Monday, July 23, 2018


Herland. Charlotte Perkins Gilman. 1915/1979. 147 pages. [Source: Bought]

First sentence: This is written from memory, unfortunately. If I could have brought with me the material I so carefully prepared, this would be a very different story.

Premise/plot: Vandyck Jennings is a sociologist traveling or exploring with Terry O. Nicholson and Jeff Margrave. On one of their trips they hear rumors of a 'strange and terrible Woman land...this strange country where no men lived--only women and girl children.' They don't have time on this first trip to seek it out, but, they become determined to return on their own and find it next year. Return they do, and they think they've packed, planned, and prepared all they need. But they could not begin to imagine the reality of Herland.

Herland is a utopian adventure story. Van, Jeff, and Terry venture into Herland, are 'captured' by the women, educated by the women, and eventually given some freedom. Perhaps not all the men were worthy of that freedom.

The education of the men gives Gilman an opportunity to info dump about the world she has created. (Though we learn little of their native language--perhaps Gilman was no Tolkien.) Readers learn alongside of Van, Jeff, and Terry two thousand years of history. How did Herland come into existence? Where there ever men? How do the women reproduce without men? How are children raised? What is society like? How has their society evolved through the centuries?

Info dump isn't quite the right word. It also gives Gilman an opportunity to explore the ideas and philosophies of this 'utopian' world and to a certain extent the real world as well. Gender roles being a subject that is front and center of the whole novel. What does it mean to be feminine? to be womanly? What is natural? Are the stereotypical notions of femininity just a reflection or reaction to masculinity. Without the masculine how would the feminine have developed or evolved?

She spends one whole chapter on the religion/faith of Herland and how it compares to Van's Christianity. In Herland, there is no sin, no punishment, no crime, no criminals, no need for a Savior, no need for a sacrifice, no need for heaven or hell, no need for laws or rules. Society has almost agreed upon a list of ideals and lumped them together into the notion of God and decided to live as if God were real and express in their lives those same ideals.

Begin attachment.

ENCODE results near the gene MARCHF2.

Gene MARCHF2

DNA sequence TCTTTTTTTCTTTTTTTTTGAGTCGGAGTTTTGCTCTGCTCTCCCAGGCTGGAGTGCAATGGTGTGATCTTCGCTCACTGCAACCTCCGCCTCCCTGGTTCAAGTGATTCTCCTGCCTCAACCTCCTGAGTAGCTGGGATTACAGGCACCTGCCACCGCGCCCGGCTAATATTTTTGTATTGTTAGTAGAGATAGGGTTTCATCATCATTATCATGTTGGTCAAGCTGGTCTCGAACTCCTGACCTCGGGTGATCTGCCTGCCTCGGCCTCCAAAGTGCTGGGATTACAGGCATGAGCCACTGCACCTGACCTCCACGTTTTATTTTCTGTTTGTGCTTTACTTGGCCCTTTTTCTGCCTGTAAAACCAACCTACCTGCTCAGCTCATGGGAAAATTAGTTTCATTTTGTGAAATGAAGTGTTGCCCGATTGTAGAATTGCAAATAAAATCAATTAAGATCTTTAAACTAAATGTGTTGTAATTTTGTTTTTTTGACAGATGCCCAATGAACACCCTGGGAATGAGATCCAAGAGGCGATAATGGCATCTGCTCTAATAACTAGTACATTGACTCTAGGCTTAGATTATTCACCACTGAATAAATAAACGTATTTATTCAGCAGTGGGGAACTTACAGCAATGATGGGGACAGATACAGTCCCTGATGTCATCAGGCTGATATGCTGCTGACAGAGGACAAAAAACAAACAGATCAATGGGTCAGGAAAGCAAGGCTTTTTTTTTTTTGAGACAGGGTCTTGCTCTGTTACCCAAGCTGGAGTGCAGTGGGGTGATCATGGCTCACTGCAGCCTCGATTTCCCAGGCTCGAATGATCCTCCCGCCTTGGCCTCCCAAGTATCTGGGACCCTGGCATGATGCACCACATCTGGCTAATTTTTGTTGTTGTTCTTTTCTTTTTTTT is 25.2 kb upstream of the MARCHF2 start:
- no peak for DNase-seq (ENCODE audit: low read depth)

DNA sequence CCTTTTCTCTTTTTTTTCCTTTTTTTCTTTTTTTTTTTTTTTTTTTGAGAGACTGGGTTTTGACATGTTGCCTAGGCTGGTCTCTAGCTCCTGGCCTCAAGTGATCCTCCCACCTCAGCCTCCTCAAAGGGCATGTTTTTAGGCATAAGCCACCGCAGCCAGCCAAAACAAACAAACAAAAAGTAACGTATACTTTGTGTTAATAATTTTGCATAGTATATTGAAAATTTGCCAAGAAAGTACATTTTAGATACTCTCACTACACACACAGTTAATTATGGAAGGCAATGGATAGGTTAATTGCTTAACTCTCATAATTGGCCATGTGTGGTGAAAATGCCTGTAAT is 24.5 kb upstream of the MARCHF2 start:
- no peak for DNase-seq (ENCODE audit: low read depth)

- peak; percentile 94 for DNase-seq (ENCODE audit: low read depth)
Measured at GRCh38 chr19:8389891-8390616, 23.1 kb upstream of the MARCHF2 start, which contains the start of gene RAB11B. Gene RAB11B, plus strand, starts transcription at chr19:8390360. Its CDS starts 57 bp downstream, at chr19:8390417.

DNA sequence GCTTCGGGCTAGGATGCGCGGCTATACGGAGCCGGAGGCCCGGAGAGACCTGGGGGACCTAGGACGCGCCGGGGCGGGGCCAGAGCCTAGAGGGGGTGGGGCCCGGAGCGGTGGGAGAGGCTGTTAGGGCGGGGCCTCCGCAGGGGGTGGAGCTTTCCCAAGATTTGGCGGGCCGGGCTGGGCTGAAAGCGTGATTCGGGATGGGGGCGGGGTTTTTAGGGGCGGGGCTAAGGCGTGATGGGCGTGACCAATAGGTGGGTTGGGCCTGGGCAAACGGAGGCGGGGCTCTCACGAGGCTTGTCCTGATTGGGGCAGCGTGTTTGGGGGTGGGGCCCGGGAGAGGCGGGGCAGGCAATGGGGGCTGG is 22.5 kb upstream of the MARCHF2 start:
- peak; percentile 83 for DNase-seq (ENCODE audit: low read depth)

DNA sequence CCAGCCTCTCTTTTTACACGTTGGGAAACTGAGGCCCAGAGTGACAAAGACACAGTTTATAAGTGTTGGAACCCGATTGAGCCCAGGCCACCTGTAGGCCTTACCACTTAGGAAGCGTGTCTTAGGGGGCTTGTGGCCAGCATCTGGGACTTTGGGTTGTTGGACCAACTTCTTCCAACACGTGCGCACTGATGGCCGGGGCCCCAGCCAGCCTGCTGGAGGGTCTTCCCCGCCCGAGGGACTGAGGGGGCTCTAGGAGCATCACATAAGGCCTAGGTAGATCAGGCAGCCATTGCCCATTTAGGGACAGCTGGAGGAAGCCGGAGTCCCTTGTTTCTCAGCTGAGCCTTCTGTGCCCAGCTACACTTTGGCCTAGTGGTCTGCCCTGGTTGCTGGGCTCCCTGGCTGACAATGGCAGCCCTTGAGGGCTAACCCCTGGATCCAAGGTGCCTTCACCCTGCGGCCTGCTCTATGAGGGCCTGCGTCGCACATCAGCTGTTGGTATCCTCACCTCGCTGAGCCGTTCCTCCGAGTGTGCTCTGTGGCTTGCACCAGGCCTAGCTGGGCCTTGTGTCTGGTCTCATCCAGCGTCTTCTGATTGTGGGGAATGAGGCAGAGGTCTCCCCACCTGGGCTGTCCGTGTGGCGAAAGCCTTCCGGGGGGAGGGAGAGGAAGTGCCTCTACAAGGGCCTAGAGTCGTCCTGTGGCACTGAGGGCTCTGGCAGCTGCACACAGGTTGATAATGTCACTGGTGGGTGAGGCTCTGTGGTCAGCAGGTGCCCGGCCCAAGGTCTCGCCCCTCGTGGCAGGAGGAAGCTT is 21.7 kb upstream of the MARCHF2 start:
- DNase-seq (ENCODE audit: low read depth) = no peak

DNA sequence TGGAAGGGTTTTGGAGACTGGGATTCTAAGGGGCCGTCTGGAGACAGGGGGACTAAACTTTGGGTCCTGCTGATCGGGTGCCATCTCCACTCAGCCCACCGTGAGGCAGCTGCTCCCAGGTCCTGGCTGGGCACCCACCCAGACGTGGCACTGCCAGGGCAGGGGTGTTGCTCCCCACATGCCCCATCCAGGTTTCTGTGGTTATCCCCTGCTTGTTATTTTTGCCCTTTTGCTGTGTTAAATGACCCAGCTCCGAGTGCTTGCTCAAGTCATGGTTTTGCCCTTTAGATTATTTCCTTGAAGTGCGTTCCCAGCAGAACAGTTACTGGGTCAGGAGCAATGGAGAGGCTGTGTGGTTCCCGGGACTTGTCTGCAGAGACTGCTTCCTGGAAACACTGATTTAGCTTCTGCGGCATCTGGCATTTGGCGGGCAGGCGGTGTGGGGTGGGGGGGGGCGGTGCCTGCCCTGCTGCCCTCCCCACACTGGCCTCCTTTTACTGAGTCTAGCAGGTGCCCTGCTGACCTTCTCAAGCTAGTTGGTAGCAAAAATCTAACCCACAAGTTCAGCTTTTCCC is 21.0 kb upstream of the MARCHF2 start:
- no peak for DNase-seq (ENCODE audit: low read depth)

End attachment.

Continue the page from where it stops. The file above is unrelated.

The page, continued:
The concept of 'home' does not exist. Babies and children are raised collectively, taught collectively, work collectively. You might give birth to a baby but not be active in raising it. The most qualified do the raising. All generations belong to one another--there are no individual families or homes. No child belongs more to one person than another. Pride is felt collectively.

Just as the most qualified do the raising, only the 'most qualified' the 'best sorts' of women are allowed to have children--to will them into existence by their deep longing for Motherhood. Other women are discouraged from longing and are directed to focus their thoughts, their energies elsewhere. By not allowing everyone to have children, they ensure that only the best qualities are passed on from generation to generation.

My thoughts: I found Herland to be a quick read. I read it in one evening. Every time I thought about putting down the book, I decided I just had to read one more chapter. So without a doubt I found it an engaging read.

I was thankful there were three male characters. Jeff adapted the easiest to the new country. It didn't take him long at all to decide that he had come home at last and this is where he wanted to live the rest of his life. Herland was his paradise.

Van was open-minded. He was always ready and willing to discuss any and all aspects of the culture and compare them to the outside world, to America in particular. He was respectful and genuine. I think Van represented hope for the world, that men could be taught to accept women as equals if not superior at times.

Terry was close-minded. There was no changing his mind. He had a one track mind; women were objects to be TAKEN, to be owned, to be mastered, to be ruled, to be possessed. Terry didn't care about ideas and thoughts and feelings. Some form of justice was carried out against Terry. 

I'm not sure what I think of the world Gilman created. I certainly disagreed with some of her ideas or notions. Her utopia is not every woman's utopia. And her notion of Utopia was created in 1915 is in some ways dated and problematic. Some aspects were just disturbing.

© 2018 Becky Laney of Becky's Book Reviews

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